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Sustainability reporting framework overload

June  23, 2016

 

As KPMG has discovered in their latest review of ESG reporting, (Carrots and Sticks 2016) there has been a recent surge in sustainability reporting requirements, guidance and frameworks around the world. In 2016 this includes roughly 383 different reporting instruments being applied in 64 countries - 248 forty eight were mandatory and 135 were voluntary. (This compares with 35 mandatory ESG reporting instruments and 25 voluntary instruments in 2006.)

 

These instruments include regulation and policies like sustainability reporting requirements issued by governing bodies or governments, financial regulators or stock exchanges; self regulation by industry following specific industry frameworks; guidance or recommendations for public reporting on a single topic like greenhouse gas emissions; voluntary standards and guidelines for sustainability reporting like the GRI or SAS (from SASB); and standards on sustainability assurance.

 

Stock exchanges and financial market regulators have become increasingly active in issuing disclosure requirements, accounting for roughly one-third of all sustainability reporting instruments reported in the study. Between 2013 and 2016, the number of reporting instruments from this group has roughly doubled from 23, to 44. Overall, one in three instruments apply exclusively to large publicly listed companies, and the remaining two thirds applied to either all companies or governments/state owned enterprises. Over the same period, the number of instruments specifying disclosure in the annual report had increased by almost 100 percent.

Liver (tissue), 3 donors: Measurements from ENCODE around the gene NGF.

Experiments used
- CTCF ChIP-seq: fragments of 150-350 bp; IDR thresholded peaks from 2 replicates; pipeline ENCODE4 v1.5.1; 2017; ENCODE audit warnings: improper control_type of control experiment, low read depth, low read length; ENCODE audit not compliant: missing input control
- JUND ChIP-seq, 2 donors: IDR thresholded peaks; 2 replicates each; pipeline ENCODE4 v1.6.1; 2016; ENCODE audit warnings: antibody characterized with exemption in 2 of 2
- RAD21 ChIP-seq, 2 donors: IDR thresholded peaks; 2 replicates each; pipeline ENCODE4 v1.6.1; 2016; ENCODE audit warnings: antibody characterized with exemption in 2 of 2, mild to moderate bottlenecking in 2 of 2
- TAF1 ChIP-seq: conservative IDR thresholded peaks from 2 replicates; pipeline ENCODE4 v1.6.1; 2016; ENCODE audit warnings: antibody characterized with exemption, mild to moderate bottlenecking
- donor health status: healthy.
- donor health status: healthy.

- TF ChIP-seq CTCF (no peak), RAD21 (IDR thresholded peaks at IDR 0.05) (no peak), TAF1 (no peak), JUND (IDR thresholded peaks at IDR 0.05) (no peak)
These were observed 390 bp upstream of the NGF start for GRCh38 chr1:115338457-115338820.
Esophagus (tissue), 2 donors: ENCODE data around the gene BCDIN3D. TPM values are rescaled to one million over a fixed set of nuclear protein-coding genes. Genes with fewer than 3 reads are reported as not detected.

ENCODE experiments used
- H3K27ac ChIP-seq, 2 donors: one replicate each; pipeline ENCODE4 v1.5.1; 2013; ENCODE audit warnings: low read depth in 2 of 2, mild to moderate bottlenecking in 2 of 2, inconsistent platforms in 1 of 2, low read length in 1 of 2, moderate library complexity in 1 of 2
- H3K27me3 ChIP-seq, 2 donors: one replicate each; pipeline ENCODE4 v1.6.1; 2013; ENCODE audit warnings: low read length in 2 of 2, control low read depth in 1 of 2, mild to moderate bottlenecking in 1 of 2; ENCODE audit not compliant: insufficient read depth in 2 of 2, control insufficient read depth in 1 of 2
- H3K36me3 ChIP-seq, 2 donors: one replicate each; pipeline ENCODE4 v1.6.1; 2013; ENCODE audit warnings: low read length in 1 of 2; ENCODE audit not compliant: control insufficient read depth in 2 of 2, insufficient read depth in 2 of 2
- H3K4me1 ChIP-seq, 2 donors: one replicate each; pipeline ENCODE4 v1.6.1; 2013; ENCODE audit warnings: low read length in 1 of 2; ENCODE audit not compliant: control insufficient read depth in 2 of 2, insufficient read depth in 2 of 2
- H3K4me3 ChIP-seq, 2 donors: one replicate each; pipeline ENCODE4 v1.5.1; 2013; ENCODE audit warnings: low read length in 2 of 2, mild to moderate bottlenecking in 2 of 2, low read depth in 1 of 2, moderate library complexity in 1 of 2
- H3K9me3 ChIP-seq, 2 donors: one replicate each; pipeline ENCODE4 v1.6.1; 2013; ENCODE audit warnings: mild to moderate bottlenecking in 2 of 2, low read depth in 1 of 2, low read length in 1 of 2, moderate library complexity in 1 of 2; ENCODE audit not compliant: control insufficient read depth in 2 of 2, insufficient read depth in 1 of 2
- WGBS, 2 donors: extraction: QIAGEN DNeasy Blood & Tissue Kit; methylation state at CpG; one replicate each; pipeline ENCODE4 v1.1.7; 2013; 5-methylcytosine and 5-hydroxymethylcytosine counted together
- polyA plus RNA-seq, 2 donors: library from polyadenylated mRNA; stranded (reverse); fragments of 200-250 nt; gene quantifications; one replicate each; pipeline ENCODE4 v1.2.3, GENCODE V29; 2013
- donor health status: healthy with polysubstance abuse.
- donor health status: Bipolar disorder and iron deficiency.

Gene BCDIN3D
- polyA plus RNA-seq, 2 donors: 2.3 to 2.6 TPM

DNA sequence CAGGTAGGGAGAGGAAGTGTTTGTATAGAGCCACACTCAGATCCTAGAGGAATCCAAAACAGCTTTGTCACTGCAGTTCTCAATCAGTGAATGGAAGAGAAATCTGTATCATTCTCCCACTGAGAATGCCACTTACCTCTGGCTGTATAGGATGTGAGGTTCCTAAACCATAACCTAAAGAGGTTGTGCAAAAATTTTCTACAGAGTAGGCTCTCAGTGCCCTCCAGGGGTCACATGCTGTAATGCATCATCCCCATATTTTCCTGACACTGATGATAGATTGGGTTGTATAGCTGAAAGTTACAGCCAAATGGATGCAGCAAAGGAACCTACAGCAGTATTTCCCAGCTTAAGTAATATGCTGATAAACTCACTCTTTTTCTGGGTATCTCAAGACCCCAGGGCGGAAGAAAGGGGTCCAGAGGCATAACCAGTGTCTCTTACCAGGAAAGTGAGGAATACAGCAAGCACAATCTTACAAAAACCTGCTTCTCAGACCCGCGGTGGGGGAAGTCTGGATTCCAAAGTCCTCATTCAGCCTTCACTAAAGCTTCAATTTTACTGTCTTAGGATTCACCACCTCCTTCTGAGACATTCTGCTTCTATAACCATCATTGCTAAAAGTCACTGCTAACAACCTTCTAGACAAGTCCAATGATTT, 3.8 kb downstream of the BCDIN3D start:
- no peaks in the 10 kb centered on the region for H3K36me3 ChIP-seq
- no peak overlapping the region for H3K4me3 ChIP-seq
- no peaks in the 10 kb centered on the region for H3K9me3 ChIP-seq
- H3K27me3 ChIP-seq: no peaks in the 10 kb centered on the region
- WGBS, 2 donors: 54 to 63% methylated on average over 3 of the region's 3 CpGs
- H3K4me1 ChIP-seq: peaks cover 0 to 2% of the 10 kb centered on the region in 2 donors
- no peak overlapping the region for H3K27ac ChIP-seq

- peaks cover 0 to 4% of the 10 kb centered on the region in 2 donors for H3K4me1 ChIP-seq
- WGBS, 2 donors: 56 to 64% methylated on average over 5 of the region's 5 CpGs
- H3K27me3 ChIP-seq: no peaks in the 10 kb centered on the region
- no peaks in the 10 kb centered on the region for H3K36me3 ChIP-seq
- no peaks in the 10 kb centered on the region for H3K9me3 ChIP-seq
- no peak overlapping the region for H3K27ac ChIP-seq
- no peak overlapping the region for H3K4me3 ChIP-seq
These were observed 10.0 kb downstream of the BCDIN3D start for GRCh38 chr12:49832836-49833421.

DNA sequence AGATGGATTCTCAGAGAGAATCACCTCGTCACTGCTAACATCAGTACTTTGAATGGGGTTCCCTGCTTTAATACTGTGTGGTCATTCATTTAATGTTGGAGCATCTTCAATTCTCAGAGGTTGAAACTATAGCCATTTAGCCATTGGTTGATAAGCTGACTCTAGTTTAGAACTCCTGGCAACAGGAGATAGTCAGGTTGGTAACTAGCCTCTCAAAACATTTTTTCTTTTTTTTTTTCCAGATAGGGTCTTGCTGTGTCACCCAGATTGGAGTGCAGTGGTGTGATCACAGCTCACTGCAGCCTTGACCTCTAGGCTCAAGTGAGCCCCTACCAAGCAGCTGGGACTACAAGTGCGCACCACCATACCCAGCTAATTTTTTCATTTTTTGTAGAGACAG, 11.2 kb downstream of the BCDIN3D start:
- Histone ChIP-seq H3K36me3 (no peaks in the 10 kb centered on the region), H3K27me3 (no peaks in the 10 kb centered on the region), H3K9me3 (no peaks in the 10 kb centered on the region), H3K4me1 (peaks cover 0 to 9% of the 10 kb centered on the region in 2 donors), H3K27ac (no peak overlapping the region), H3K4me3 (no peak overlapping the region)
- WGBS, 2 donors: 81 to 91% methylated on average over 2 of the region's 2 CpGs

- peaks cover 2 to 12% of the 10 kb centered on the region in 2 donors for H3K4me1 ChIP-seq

With the creation of the Global Sustainability Standards Board, (GSSB) an independent operating entity under the auspices of GRI, work is in progress to transition from the G4 Sustainability and Reporting Guidelines to GRI Sustainability Reporting Standards (GRI Standards). According to Eric Hespenheide, Chairman of the newly created “Board”, what the GSSB hopes to accomplish is to make the transition from the G4 guidelines to an interrelated series of sustainability reporting standards. However, he adds, our sector approach will be appropriate for an international audience and the sector standards will be developed inclusively with input from a very wide range of stakeholders.”

 

 

 

 

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